[1] Plaintiff also asserts claims for negligent withholding and termination of hospital privileges and intentional withholding and termination of hospital privileges. The first of these claims is clearly barred by a provision in the application form signed by plaintiff in which he agreed to "release from liability all representatives of the hospital and its medical staff for their acts performed in good faith and without malice in connection with evaluating my application and my credentials and qualifications...." The second claimfor maliciously not following the hospital's bylaws in various ways in processing his application appears merely to be the assertion of a contract claim in the guise of a tort. In any event, for the reasons stated infra, plaintiff has not produced sufficient evidence of defendants' motive to withstand their summary judgment motion.

[2] Because defendants are moving for summary judgment, the facts will be stated as favorably for plaintiff as the summary judgment record allows.

[3] Provisional privileges (as distinct from temporary privileges) placed a doctor upon Lutheran's medical staff. The term "provisional" was used because initial appointments to the staff were only for a twelve month period.

[4] While there is thus a dispute of fact as to whether the stories told by Pradhan played a role in the committee's decisions, this dispute is not a legally material one. It is not germane at all to the question of whether Pradhan's statements were made with malice. Likewise, it is not germane to plaintiff's claims based upon the hospital's violations of its bylaws since plaintiff has offered no evidence to show that the hospital's ultimate decisions would have been different even if what Pradhan reported to the committee had been proved untrue. The evidence that plaintiff offers could, at most, convince a reasonable jury that Pradhan's statements were one of several factors the committee considered in reaching its decisions. Plaintiff has introduced no evidence that could persuade a reasonable jury that his urology training met Lutheran's requirement of a "full program of training in surgery," and, hence, that a hearing would have resulted in a reversal of the committee's recommendation. It is virtually self-evident that plaintiff would never be able to produce evidence that a full hearing would have resulted in such a reversal, since it is highly unlikely that the hospital's board of directors would permit a physician to become a member of the emergency room staff after it had been brought to the attention of the board that he lacked one of the objective qualifications for the position set by the hospital's bylaws.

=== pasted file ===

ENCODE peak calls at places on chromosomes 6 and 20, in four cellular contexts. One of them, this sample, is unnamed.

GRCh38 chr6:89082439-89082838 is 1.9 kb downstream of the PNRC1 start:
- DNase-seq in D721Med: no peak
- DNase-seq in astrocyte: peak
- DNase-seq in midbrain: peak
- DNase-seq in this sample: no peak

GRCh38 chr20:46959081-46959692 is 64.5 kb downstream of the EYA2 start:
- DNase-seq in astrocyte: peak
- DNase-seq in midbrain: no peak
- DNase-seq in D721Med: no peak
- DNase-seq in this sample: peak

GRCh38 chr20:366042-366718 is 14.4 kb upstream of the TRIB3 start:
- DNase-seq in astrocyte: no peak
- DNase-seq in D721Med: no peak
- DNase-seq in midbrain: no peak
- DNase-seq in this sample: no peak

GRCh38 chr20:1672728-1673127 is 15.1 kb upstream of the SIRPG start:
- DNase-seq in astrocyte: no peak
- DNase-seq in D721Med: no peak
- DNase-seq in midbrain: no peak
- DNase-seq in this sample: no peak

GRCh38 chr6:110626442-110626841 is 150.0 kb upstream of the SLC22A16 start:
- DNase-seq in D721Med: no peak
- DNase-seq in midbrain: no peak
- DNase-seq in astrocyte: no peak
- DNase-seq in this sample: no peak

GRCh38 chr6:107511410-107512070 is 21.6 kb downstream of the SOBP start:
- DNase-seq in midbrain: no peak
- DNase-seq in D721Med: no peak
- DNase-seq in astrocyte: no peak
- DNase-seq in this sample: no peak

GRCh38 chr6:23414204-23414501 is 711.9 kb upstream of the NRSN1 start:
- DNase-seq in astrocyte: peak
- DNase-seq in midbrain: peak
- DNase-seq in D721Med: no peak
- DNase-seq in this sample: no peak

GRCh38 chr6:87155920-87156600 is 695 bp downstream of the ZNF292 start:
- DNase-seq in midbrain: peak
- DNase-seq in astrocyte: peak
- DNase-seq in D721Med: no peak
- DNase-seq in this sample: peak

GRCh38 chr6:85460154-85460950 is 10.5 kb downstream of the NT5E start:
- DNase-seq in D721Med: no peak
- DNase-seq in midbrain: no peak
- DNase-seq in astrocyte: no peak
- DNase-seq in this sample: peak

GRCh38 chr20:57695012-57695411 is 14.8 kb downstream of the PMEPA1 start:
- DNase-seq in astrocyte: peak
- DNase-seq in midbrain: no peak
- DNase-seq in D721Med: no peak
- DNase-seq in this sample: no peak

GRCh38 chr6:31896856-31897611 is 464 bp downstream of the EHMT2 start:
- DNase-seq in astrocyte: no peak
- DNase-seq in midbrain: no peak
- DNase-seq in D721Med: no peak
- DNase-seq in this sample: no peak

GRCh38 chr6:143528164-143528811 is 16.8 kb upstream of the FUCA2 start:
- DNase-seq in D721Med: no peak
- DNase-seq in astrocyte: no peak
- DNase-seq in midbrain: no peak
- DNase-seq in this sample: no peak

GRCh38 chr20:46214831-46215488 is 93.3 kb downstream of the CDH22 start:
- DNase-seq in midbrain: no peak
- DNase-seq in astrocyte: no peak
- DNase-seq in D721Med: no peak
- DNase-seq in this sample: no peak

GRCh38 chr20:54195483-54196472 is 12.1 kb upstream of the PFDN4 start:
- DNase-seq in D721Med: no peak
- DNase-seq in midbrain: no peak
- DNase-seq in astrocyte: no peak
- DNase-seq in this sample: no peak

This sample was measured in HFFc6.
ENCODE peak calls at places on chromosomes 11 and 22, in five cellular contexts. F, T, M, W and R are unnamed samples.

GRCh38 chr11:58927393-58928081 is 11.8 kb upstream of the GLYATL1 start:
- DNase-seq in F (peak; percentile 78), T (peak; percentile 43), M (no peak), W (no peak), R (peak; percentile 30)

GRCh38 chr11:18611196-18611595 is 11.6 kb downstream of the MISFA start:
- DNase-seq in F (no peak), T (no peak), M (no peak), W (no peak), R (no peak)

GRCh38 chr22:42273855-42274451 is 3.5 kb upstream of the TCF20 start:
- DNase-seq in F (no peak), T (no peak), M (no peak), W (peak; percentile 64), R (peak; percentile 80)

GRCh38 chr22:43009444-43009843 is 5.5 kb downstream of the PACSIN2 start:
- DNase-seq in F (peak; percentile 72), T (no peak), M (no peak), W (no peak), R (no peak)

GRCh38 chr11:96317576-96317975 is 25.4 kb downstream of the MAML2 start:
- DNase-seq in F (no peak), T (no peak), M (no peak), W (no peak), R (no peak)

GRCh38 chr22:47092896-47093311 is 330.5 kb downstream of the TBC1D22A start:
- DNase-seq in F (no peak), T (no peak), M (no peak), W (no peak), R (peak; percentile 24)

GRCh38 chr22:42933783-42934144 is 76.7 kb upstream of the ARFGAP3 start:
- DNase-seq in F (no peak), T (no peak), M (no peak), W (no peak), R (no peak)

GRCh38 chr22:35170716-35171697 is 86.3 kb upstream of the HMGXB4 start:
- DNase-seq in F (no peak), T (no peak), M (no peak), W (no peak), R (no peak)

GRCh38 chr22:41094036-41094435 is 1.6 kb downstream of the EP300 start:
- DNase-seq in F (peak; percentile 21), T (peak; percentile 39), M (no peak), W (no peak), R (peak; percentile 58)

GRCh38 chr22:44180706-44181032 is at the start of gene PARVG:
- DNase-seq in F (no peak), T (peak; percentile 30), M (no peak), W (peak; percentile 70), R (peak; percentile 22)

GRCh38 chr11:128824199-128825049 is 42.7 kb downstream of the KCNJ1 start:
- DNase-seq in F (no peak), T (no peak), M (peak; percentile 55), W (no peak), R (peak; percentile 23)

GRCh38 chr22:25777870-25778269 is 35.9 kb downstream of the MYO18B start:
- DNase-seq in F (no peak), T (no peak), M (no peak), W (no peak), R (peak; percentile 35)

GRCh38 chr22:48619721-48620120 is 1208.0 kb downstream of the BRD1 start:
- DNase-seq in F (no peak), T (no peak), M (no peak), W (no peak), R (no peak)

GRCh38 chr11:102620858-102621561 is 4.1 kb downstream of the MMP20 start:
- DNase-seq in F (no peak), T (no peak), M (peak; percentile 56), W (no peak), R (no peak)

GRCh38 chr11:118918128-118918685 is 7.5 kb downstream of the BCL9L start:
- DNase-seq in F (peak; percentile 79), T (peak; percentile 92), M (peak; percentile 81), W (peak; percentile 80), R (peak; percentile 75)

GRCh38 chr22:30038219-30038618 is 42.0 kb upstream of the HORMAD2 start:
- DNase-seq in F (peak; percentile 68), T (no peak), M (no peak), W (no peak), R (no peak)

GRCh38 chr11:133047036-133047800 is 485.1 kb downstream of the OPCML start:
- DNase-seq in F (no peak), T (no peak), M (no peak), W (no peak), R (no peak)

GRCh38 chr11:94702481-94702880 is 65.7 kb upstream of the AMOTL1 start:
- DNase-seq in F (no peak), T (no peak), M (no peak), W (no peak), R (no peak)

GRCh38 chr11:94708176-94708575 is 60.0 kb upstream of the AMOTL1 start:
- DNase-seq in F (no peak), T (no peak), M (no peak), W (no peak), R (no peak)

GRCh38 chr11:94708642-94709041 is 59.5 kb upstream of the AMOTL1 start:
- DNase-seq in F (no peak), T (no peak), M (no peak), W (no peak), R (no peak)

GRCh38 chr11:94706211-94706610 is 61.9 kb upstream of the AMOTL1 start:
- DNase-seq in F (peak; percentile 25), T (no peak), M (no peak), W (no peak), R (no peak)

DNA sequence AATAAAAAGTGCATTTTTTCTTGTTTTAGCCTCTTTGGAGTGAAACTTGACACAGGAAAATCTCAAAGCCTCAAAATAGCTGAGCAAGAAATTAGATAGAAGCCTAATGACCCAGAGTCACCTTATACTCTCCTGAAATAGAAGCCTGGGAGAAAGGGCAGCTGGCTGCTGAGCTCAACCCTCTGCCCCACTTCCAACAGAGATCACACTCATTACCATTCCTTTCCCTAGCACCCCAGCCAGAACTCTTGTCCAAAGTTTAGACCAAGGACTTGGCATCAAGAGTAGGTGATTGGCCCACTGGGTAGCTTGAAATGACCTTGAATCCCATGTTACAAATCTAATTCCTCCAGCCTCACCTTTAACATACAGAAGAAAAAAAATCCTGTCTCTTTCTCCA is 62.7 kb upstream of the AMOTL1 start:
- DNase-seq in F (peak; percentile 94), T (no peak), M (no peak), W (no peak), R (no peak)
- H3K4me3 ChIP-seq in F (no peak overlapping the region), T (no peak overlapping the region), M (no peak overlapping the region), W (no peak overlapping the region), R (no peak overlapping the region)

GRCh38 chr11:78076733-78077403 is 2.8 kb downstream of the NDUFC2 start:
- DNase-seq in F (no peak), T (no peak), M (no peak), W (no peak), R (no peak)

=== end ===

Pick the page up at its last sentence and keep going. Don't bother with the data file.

[5] It may well be that Agrawal's alleged statement to plaintiff is inadmissible hearsay. However, that question need not be decided since even assuming that plaintiff would be permitted to testify concerning it, plaintiff's proffered evidence, taken as a whole, is legally insufficient to establish Pradhan's alleged malice.

[6] Plaintiff contends that this stated reason was pretextual. In this connection he cites the fact that on discovery Lutheran did not provide information concerning the qualifications of three of thirty-two doctors who practiced in its emergency room between 1980 and 1985. (The others have been shown by defendants to possess the necessary objective qualifications). Plaintiff clearly cannot meet his burden of proof by the questionable negative inference which he seeks to draw from this fact.

[7] Perhaps recognizing his inability to recover compensatory damages on this claim, plaintiff has styled the claim as one for "tortious breach of contract" and has demanded punitive damages in connection with it. Although Maryland law does permit recovery of punitive damages "upon proof of actual malice" for a tort related to a contract claim, it does not permit recovery of punitive damages on the contract claim itself. See, e.g., H & R Block, Inc. v. Testerman, 275 Md. 36, 338 A.2d 48 (1975); Wiggins v. North American Equitable Life Assurance Co., 644 F.2d 1014, 1017-18 (4th Cir.1981), Trogner v. New York Life Insurance Co., 633 F. Supp. 503, 510 (D.Md.1986).